Review: ‘Full Monty’ overcomes composer’s inherent limitations
05/02/2013 3:31 PM
08/08/2014 10:33 AM
The naked truth about “The Full Monty” is that it’s a structurally uneven show, mostly due to composer-lyricist David Yasbek, who creates a couple of hauntingly lovely, show-stopping ballads plus a couple of clever comedy romps but then relegates too many other tunes to that limbo of serviceable but forgettable.
What’s more, most of the good stuff doesn’t come until late in the first act or well into the second, resulting in a sluggish start to an otherwise smart and provocative tale about male-female role reversal and sexual objectification.
And this new production, directed by Rick Bumgardner at Wichita’s Forum Theatre, struggles to overcome those inherent limitations to find its initial footing and pacing but ultimately blossoms into a heartwarming, laugh-out-loud treat.
Opening night suffered some sound problems from errant body microphones. And the cast seemed a little tentative with some R-rated dialogue (although, interestingly, not with flashes of nudity). But as soon as the audience responded with laughs, the cast relaxed, and the show came to life.
Adapted and Americanized from the Oscar-winning British movie of the same name by award-winning playwright Terrence McNally, this 2000 musical is a charming but somewhat titillating – and raunchy – tale of six downsized steel plant workers who turn to stripping a la Chippendales as a get-rich-quick scheme to support their families. Because they are ordinary guys rather than Hollywood hunks, their only draw is the promise to take it all off – the titular “full Monty.”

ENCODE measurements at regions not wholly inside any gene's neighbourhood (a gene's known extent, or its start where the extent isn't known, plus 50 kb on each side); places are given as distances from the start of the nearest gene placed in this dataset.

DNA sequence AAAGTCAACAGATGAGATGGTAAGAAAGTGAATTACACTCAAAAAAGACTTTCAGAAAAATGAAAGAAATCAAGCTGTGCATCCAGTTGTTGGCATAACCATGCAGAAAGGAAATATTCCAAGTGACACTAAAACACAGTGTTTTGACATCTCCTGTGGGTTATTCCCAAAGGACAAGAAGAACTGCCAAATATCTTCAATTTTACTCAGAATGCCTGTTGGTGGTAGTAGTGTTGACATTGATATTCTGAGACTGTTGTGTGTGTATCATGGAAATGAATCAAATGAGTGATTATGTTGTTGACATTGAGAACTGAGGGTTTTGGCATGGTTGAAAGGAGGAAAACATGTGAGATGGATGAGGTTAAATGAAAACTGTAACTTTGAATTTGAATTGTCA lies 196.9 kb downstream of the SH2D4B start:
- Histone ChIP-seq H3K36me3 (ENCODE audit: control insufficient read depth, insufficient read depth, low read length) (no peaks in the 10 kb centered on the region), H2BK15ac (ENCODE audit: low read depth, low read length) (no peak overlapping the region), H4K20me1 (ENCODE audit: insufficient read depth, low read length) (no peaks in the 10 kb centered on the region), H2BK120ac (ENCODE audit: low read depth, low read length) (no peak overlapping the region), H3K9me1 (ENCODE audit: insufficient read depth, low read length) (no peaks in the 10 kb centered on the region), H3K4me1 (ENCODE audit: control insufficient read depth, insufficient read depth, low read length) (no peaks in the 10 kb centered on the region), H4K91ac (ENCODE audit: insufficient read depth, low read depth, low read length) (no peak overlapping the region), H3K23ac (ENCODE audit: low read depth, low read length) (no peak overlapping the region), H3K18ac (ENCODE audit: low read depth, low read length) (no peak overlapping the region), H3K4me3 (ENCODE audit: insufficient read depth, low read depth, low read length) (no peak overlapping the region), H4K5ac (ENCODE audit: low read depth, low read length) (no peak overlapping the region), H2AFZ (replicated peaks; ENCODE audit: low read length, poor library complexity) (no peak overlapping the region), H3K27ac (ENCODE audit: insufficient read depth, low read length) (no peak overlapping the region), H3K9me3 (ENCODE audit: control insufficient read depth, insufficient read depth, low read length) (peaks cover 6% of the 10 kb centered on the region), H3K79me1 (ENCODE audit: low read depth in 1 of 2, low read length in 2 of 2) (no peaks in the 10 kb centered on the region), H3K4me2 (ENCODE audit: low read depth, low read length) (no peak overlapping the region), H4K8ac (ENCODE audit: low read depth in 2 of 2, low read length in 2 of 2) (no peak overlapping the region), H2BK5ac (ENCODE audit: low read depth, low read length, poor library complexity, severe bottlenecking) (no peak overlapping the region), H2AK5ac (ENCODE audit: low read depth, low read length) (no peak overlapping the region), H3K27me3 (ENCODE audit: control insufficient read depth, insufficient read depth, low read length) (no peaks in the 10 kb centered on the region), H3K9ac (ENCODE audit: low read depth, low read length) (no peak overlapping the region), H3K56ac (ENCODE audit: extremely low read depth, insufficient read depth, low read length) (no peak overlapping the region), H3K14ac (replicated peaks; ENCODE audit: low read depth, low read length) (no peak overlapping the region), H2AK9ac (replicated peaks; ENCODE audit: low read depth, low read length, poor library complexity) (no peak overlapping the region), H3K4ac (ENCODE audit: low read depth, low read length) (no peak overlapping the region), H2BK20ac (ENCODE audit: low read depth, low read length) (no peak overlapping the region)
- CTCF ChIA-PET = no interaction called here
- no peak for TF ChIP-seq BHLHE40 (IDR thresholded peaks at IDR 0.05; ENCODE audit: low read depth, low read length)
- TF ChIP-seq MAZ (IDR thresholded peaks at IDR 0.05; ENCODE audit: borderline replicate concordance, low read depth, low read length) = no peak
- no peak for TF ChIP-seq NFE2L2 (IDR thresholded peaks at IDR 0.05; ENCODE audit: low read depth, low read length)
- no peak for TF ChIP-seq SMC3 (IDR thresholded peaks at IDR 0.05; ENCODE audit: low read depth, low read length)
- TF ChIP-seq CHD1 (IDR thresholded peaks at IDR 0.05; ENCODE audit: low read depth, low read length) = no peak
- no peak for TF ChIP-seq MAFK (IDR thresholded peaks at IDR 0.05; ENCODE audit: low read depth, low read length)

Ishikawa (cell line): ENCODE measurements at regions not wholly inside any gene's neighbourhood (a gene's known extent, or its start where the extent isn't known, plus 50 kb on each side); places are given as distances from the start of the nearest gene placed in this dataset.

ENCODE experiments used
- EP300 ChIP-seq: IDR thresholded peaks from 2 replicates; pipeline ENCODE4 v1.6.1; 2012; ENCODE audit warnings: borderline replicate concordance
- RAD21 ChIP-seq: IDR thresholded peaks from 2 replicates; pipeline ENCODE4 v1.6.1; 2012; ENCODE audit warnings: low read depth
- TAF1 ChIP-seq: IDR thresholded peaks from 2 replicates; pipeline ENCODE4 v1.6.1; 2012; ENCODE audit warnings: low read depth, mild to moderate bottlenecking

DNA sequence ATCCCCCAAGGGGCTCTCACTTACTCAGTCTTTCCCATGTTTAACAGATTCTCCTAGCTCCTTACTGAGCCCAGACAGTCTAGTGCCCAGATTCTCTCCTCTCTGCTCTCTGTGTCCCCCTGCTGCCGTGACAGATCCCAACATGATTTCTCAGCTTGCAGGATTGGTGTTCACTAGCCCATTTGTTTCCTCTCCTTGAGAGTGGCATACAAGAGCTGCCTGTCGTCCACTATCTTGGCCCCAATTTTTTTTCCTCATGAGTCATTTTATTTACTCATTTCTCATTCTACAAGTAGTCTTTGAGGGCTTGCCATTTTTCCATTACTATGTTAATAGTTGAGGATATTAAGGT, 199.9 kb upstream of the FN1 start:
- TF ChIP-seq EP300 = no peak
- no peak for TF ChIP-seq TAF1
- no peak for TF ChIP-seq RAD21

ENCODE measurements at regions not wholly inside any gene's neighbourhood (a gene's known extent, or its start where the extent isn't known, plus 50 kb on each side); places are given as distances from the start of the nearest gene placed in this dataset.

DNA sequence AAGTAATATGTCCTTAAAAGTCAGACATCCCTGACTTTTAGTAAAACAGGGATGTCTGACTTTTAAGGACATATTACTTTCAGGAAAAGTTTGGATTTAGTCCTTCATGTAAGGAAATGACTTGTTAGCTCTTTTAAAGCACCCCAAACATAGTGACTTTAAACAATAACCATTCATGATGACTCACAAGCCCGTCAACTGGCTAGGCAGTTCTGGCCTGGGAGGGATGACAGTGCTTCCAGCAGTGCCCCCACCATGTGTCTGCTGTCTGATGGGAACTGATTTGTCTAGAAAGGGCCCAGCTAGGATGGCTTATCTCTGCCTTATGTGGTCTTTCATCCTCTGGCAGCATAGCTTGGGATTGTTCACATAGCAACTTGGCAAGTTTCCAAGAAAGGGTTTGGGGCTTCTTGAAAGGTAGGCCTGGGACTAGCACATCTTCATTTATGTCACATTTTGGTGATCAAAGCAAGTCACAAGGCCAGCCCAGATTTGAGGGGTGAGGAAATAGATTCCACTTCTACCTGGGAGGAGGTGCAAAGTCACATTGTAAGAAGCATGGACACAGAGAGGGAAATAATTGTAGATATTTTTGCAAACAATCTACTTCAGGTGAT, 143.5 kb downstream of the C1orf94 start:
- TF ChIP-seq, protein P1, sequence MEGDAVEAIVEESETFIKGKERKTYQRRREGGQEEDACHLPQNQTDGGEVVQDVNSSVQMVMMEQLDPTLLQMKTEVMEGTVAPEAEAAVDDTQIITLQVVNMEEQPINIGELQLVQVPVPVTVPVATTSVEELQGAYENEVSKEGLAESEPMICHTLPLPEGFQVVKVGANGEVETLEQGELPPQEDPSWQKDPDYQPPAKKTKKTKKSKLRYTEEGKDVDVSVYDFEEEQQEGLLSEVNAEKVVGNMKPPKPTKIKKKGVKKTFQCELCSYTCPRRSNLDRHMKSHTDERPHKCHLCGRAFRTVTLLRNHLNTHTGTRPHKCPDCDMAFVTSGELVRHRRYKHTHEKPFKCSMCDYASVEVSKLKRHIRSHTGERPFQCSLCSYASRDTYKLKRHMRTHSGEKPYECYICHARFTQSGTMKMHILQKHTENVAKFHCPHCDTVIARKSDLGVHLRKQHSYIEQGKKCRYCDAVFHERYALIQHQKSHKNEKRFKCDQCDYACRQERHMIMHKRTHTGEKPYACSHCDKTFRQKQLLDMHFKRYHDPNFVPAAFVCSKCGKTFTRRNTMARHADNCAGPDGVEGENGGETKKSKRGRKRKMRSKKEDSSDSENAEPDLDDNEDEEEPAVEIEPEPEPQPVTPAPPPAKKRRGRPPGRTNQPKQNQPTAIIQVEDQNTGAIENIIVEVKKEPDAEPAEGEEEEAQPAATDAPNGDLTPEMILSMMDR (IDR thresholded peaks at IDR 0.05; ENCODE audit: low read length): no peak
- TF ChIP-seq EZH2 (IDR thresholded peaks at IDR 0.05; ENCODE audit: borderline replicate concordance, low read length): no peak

The ironic fun of this story is that the macho guys who used to think nothing of leeringly rating women’s physical assets now have to confront their own shortcomings. Women, the horrified guys discover in one song, can be just like men.
Stephen Hitchcock and Ted Woodward (yes, the KNSS 1330-AM radio guy) play Jerry and Dave, two longtime buddies who come up with the stripping scheme out of desperation. Hitchcock’s Jerry is a divorced dad so far behind on child support payments that he risks losing custody of his son, and Woodward’s Dave is embarrassed to be Mr. Mom at home while his wife brings home the bacon.
Jerry is sort of a scheming loser, but Hitchcock shows us his tender side as a devoted dad with his young son (spunky, irrepressible Thomas Higgins opening night, although Nate McManis will alternate with him in the role). Hitchcock tugs at our hearts with “Breeze Off the River,” a poignantly lovely paean to his son’s naive belief in him.
And Dave is a pudgy teddy bear, with Woodward exploiting his lovability by turning the ballad “You Rule My World” from a comic lament about his belly to a beautiful tribute to his long-suffering wife.
Joining the ringleaders on stage and trying hilariously hard to be sexy are Ted Dvorak as the cripplingly shy Malcolm, Jordon Snow as dance-loving free spirit Ethan, Huron Breaux as aging hipster “Horse” and Craig Richardson as persnickety former supervisor Harold. Their pathetic attempts to learn to bump and grind are often very funny, although the actors try a little too hard to be awful before they get it right.
One surprise – and a highlight – is that Dvorak’s milquetoast Malcolm opens his mouth at one point and out comes a robust operatic treatment to the ballad “You Walk With Me,” made even more astonishing when he’s joined in close harmony by Snow’s dippy Ethan.
All six also blend their voices marvelously in barbershop harmony for a comic choir number that’s ethereal – but with naughty words.
While the show belongs to the guys, Karla Burns gives solid comedic support as a brassy old vaudeville broad who plays rehearsal piano for them. Oddly, considering Burns’ Broadway background, her only song is a throwaway that doesn’t do justice to her voice.
Most of the music is recorded, arranged by Tim Raymond and performed by local musicians. But the strongest moments come when Raymond, live at a solo piano, accompanies the blockbuster ballads with remarkable flourishes, presence and sensitivity. It makes me wish Raymond accompanied the whole show that way.
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